Righting the Moral Order of the Universe
In a neighborhood not so different from your own, I live with my very ordinary family. To be more specific, we live in the Lost Desert, where it is usually very hot and there is always sand in your food and the wind makes it really a bore to try to get anywhere by flying. As I have been reminding my owner all day, I am supposed to be having a vacation that is worth writing a report about. Instead of doing that, we had a disagreement about my allowance and now I'm trying to think of a clever way to write a report about nothing. Let me start:
* * *
Phillip, a yellow Kyrii who always wears a fedora and is my brother, was sitting under a large umbrella, nursing a Flaming Blooble Fruit Juice with an air of deep personal grievance. This was normal. Seisan, a blue Aisha, was dozing, buried in the sand, ears occasionally twitching. This was also normal, although it seemed to me that she wasn't re-applying her sunblock often enough to avoid getting burns on the delicate skin of her ears and eyelids (but, to be honest, that's normal, too; she'll be a real nuisance about the unbearable agony & so on for the next few days).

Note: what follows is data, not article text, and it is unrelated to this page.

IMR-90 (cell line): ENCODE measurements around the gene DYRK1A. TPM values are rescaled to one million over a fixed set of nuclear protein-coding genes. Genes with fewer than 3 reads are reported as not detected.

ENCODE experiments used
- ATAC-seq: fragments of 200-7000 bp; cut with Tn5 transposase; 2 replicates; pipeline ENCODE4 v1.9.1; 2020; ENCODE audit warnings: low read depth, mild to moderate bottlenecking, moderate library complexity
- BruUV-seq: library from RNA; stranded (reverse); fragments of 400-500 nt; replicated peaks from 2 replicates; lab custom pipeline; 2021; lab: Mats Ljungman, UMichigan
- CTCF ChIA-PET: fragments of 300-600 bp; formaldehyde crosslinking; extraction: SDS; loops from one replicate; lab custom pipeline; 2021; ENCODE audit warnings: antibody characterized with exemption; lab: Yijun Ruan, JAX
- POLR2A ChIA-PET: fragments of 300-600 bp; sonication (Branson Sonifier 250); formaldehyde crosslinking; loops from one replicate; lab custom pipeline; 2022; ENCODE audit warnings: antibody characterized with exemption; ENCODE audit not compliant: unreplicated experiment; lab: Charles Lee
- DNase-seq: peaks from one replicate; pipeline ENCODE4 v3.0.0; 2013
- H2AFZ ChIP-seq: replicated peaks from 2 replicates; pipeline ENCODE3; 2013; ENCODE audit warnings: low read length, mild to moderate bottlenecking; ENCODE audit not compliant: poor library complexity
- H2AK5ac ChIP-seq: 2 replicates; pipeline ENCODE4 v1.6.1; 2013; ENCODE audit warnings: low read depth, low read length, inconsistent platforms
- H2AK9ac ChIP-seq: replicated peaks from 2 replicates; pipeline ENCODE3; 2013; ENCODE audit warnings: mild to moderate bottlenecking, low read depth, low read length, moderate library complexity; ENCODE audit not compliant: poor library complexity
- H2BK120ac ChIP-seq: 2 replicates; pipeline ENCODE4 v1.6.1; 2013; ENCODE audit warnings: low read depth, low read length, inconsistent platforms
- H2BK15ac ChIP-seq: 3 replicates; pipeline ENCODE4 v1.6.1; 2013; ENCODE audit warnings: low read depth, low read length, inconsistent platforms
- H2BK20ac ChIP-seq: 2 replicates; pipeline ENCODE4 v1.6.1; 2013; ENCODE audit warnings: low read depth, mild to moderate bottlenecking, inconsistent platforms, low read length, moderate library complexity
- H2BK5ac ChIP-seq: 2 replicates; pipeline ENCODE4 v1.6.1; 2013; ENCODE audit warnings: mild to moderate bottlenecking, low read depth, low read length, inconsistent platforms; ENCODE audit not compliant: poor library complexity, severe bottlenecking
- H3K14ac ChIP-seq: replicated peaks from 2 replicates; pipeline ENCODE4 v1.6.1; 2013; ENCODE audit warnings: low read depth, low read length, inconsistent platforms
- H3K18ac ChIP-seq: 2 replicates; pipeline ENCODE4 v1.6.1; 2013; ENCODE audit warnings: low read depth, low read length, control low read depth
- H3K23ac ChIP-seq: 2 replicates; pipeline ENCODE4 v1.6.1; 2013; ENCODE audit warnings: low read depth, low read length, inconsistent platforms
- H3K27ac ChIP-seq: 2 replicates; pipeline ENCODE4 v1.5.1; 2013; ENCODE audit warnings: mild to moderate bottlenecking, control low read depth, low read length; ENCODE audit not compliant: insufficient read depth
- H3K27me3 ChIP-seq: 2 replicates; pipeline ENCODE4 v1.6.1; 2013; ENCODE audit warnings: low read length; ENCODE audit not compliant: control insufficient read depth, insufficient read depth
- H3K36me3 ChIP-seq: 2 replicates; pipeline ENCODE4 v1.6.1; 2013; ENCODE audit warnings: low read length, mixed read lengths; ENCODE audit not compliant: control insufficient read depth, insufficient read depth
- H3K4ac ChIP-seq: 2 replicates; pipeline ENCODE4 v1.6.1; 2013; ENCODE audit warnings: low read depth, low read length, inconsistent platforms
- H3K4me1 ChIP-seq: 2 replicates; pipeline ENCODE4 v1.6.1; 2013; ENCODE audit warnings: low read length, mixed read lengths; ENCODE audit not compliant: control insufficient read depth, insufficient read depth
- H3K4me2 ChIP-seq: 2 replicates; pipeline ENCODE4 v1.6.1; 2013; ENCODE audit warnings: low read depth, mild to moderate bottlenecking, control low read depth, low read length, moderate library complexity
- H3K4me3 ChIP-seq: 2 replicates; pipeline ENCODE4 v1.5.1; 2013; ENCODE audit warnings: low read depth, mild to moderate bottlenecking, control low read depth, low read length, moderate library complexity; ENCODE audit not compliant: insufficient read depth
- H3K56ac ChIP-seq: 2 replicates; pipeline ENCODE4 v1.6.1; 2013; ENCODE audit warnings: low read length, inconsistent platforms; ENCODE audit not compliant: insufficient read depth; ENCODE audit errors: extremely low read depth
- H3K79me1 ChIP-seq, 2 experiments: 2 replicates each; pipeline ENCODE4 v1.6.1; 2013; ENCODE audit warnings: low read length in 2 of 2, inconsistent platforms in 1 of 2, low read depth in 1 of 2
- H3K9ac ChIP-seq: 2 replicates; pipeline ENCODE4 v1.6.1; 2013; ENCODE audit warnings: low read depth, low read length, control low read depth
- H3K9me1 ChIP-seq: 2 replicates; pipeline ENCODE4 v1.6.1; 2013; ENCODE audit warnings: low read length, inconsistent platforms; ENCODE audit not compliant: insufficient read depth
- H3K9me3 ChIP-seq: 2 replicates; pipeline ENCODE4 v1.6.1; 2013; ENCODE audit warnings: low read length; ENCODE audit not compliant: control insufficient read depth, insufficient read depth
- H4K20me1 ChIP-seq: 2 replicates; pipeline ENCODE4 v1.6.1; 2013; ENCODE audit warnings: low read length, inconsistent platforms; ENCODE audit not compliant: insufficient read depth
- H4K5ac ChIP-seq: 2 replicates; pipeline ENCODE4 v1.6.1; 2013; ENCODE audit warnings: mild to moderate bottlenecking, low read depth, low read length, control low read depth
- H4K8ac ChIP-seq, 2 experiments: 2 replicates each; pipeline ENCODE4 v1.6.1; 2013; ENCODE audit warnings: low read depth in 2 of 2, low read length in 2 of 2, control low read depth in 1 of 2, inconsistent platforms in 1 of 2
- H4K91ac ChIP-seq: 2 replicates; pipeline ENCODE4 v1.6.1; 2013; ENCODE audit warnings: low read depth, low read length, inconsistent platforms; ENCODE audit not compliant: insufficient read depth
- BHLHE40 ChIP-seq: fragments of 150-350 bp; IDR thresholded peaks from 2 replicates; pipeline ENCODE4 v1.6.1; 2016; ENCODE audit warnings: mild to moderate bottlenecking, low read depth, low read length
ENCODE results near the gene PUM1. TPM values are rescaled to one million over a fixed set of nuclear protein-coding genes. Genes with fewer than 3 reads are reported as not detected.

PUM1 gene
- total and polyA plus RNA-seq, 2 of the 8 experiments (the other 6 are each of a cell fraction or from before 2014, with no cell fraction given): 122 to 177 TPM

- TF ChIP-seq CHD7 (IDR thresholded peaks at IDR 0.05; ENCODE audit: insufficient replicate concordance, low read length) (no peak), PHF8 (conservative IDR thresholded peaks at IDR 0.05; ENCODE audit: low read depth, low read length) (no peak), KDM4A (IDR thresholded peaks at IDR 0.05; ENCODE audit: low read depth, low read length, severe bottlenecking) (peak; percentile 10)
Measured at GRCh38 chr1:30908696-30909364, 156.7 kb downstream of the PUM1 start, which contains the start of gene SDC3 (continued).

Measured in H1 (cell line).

The giant skeleton crushing houses in the distances - and growing larger by the minute, as it drew ever nearer - was decidedly abnormal. (Don't worry, I'm just going to make this up as I go. Everyone is fine really.) Somehow, my siblings remained ignorant of or apathetic about this crazy situation, so clearly it was up to me to do something. An obvious solution presented itself immediately, and I launched myself into the air with a running start. (I'm an Eyrie, in case you didn't know, and I am an expert, graceful flyer. Uncommonly so.)
"Excuse me," I said to the large skeleton, flapping my wings lazily so that I remained at about the height of its eyes - or rather, where its eyes would have been if it weren't a skeleton. "I couldn't help but notice that, as a giant skeleton, without any muscles, it's really not possible for you to be moving around like this."
"It could be enchanted," Seisan suggested from down on the ground.
"Get out of here," I said, frowning down at her severely. "You could get hurt."
"And you couldn't?" she snapped, rearing up onto her hind legs so she could cross her forepaws. "Besides, you're right, it's just a big pile of bones."
And, indeed, faced with the logic of the situation, the monster had fallen into a giant heap of peaceful bones. On the ground, all of our neighbors and several pedestrians were cheering.